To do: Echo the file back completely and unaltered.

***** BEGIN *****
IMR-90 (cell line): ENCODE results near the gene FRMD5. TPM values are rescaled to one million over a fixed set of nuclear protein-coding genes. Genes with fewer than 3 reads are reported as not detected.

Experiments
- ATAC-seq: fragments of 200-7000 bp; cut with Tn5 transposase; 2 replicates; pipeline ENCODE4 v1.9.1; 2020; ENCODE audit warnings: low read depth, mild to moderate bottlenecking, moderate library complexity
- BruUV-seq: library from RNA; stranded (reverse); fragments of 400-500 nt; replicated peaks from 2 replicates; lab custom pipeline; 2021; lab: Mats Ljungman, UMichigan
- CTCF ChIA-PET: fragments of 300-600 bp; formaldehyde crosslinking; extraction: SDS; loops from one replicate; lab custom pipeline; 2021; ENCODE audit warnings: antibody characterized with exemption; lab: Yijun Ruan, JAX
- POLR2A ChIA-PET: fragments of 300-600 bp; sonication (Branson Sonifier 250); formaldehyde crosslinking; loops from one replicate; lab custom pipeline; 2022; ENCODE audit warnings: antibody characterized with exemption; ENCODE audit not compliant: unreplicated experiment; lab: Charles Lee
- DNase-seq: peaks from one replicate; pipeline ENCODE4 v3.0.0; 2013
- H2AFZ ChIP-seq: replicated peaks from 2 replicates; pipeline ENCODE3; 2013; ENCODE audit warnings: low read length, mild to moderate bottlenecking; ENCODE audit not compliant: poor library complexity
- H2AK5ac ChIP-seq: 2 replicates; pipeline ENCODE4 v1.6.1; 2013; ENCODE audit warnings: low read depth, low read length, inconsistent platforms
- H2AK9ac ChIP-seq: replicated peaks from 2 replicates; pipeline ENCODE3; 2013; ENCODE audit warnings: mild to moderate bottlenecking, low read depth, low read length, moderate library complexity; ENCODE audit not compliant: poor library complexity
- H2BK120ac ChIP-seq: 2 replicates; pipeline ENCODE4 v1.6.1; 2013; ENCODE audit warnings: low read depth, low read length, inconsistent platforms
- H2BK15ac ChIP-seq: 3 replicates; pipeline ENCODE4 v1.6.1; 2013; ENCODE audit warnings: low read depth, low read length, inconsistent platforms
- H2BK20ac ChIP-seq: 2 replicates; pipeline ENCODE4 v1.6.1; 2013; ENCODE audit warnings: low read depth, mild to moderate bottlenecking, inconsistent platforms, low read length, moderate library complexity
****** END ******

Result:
IMR-90 (cell line): ENCODE results near the gene FRMD5. TPM values are rescaled to one million over a fixed set of nuclear protein-coding genes. Genes with fewer than 3 reads are reported as not detected.

Experiments
- ATAC-seq: fragments of 200-7000 bp; cut with Tn5 transposase; 2 replicates; pipeline ENCODE4 v1.9.1; 2020; ENCODE audit warnings: low read depth, mild to moderate bottlenecking, moderate library complexity
- BruUV-seq: library from RNA; stranded (reverse); fragments of 400-500 nt; replicated peaks from 2 replicates; lab custom pipeline; 2021; lab: Mats Ljungman, UMichigan
- CTCF ChIA-PET: fragments of 300-600 bp; formaldehyde crosslinking; extraction: SDS; loops from one replicate; lab custom pipeline; 2021; ENCODE audit warnings: antibody characterized with exemption; lab: Yijun Ruan, JAX
- POLR2A ChIA-PET: fragments of 300-600 bp; sonication (Branson Sonifier 250); formaldehyde crosslinking; loops from one replicate; lab custom pipeline; 2022; ENCODE audit warnings: antibody characterized with exemption; ENCODE audit not compliant: unreplicated experiment; lab: Charles Lee
- DNase-seq: peaks from one replicate; pipeline ENCODE4 v3.0.0; 2013
- H2AFZ ChIP-seq: replicated peaks from 2 replicates; pipeline ENCODE3; 2013; ENCODE audit warnings: low read length, mild to moderate bottlenecking; ENCODE audit not compliant: poor library complexity
- H2AK5ac ChIP-seq: 2 replicates; pipeline ENCODE4 v1.6.1; 2013; ENCODE audit warnings: low read depth, low read length, inconsistent platforms
- H2AK9ac ChIP-seq: replicated peaks from 2 replicates; pipeline ENCODE3; 2013; ENCODE audit warnings: mild to moderate bottlenecking, low read depth, low read length, moderate library complexity; ENCODE audit not compliant: poor library complexity
- H2BK120ac ChIP-seq: 2 replicates; pipeline ENCODE4 v1.6.1; 2013; ENCODE audit warnings: low read depth, low read length, inconsistent platforms
- H2BK15ac ChIP-seq: 3 replicates; pipeline ENCODE4 v1.6.1; 2013; ENCODE audit warnings: low read depth, low read length, inconsistent platforms
- H2BK20ac ChIP-seq: 2 replicates; pipeline ENCODE4 v1.6.1; 2013; ENCODE audit warnings: low read depth, mild to moderate bottlenecking, inconsistent platforms, low read length, moderate library complexity